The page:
After mounting concern that the European Parliament would do the dirty on the environment with regard to its position on the Just Transition Fund (JTF), sure enough, a new vote on the issue today has allowed for fossil gas subsidies to be included despite the actual goal of the fund being to support fossil-fuel reliant regions in their swift transition to climate neutrality, away from fossil fuels.
Note: Image is actually of Lakeside natural gas plant, Utah, USA
This vote clearly contradicts last week Parliament’s call for much-needed 60 percent greenhouse gas emission cuts in the EU by 2030, and multiple earlier commitments to end fossil fuel subsidies according to Climate Action Network (CAN) Europe.
Last week, the European Parliament urged member states to do more to address the climate emergency and endorsed a target to reduce emissions by 60 percent in the EU. It has also been calling for the phase out of fossil fuel subsidies at several occasions: only in January 2020, within its ‘European Green Deal resolution’, the European Parliament said it “insists on a rapid phase-out of direct and indirect fossil fuel subsidies by 2020 in the EU and in each Member State.”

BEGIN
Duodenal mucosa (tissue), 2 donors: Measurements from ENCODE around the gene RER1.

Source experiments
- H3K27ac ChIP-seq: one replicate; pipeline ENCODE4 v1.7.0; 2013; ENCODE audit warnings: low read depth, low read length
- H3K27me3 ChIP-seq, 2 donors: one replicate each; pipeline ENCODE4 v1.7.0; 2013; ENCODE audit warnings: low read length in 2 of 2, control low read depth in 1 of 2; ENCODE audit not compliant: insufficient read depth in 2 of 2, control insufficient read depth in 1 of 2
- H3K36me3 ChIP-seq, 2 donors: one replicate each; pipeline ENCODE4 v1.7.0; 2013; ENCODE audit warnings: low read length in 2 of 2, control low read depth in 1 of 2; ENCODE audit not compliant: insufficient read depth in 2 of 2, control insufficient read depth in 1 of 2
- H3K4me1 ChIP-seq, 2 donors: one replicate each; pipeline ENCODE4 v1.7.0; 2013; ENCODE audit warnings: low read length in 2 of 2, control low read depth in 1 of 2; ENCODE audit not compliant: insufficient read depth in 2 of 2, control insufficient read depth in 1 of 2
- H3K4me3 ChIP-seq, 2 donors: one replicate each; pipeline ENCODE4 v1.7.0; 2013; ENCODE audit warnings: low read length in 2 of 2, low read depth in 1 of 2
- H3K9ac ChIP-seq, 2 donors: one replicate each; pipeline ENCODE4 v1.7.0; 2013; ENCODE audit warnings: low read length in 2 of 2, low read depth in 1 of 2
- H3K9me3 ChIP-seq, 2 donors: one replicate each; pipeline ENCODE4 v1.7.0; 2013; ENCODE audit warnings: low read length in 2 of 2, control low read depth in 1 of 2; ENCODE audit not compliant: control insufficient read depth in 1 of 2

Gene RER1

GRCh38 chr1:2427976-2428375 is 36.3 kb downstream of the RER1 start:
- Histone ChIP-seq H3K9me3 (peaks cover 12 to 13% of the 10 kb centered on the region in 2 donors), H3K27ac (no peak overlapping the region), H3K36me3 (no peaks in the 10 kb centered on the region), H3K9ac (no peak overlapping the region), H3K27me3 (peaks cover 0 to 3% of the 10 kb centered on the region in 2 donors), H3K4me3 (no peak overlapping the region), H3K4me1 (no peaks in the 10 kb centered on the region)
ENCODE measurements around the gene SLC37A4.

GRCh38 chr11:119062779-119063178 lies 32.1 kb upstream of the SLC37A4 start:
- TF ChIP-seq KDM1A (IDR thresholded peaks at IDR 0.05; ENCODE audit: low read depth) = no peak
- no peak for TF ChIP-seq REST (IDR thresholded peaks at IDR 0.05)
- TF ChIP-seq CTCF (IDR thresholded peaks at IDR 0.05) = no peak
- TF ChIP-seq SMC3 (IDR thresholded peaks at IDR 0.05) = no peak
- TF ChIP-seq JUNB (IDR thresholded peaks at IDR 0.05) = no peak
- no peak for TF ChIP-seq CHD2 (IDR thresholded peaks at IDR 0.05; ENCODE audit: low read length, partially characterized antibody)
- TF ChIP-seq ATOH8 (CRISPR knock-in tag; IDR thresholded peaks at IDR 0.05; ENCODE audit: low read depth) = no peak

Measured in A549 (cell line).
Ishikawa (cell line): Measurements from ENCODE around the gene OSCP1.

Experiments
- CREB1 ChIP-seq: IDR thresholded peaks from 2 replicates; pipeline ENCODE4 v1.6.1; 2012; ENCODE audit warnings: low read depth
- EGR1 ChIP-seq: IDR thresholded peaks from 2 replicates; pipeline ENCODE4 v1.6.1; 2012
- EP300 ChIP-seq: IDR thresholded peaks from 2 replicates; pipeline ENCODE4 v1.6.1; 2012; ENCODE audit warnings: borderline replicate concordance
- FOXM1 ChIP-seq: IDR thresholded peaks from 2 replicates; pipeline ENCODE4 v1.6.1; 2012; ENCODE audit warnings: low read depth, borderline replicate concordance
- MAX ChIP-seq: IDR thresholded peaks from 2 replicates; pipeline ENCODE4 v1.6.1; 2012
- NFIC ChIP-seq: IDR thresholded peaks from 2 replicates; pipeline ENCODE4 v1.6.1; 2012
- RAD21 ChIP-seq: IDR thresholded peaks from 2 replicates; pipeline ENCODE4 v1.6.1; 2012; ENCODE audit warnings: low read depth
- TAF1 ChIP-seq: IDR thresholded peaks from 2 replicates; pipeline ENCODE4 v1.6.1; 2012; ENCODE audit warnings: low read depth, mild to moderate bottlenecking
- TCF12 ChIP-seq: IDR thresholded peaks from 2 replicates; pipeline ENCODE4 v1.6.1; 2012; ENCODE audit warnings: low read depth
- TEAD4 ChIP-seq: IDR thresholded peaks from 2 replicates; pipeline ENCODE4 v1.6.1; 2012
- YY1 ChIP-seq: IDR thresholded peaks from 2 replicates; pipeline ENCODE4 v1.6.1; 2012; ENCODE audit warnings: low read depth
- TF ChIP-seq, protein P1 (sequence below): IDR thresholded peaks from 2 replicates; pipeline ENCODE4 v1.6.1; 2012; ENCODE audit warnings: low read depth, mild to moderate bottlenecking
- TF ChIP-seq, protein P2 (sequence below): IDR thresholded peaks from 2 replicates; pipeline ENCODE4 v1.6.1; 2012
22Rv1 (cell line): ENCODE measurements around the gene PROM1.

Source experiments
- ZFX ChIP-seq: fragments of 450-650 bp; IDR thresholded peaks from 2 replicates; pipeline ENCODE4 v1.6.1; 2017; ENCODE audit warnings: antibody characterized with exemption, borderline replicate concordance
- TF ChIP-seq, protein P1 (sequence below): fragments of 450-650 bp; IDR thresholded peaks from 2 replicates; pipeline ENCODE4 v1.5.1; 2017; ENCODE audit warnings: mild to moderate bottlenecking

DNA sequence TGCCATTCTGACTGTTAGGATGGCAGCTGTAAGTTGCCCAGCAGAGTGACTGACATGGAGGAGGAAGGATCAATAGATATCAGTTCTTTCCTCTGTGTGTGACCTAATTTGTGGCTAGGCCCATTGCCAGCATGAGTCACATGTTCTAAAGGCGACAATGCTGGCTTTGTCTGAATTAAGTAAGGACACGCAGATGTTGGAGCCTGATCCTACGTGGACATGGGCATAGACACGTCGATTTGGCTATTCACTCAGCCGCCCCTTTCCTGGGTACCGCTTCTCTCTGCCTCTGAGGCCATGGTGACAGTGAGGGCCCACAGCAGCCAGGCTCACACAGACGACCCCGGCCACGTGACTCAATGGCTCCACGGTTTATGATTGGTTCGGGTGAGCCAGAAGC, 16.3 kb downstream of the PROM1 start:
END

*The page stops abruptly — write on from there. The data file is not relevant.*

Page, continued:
Today’s vote is not consistent with these earlier statements, as it paves the way for new fossil fuel subsidies. It also flies in the face of the European Commission and EU Member States who decided to exclude all fossil fuels from the 17.5 billions euro fund earlier this year.
CAN Europe said it is regrettable that access to the fund is not made conditional on national coal phase-out commitments by 2030. A recent report has shown that the Member States that will benefit the most from the Just Transition Fund are also the ones who are not planning to phase out coal by 2030.
“The European Parliament is clearly two-faced on climate action” said Markus Trilling, finance and subsidies policy coordinator at Climate Action Network (CAN) Europe. “While calling for a much needed increase in climate ambition, the Parliament also allows for more fossil fuel subsidies from the EU budget. Investing in fossil gas will lock-in the EU into more polluting emissions in the next decades, while making it more difficult for carbon-intensive regions to become climate neutral. Fossil gas is an economic dead-end in this time of economic crisis, as renewables and buildings renovation provide three times more jobs than any fossil fuel. Today’s vote is a triple loss for people, the economy, and the climate. If the Parliament wants to merit its climate credits, MEPs will have to exclude all fossil fuels from the other EU funds, Cohesion Policy and the Recovery and Resilience Facility in particular.”
Many of the MEPs responsible for the outcome of the vote are French members of Renew Europe with some Socialist and Democrats (S&D) MEPs, follows:
French Renew (except for one, Pascal Durand), representing 22 MEPs out of 98. Many of them seem to have been ‘leaned on’ by their government:
Joining them were 29 S&D MEPs (out of 146 in total), veering away from the S&D group position. These MEPs are mainly from Romania, Bulgaria and Poland but also some from Italy, Greece, Finland Portugal: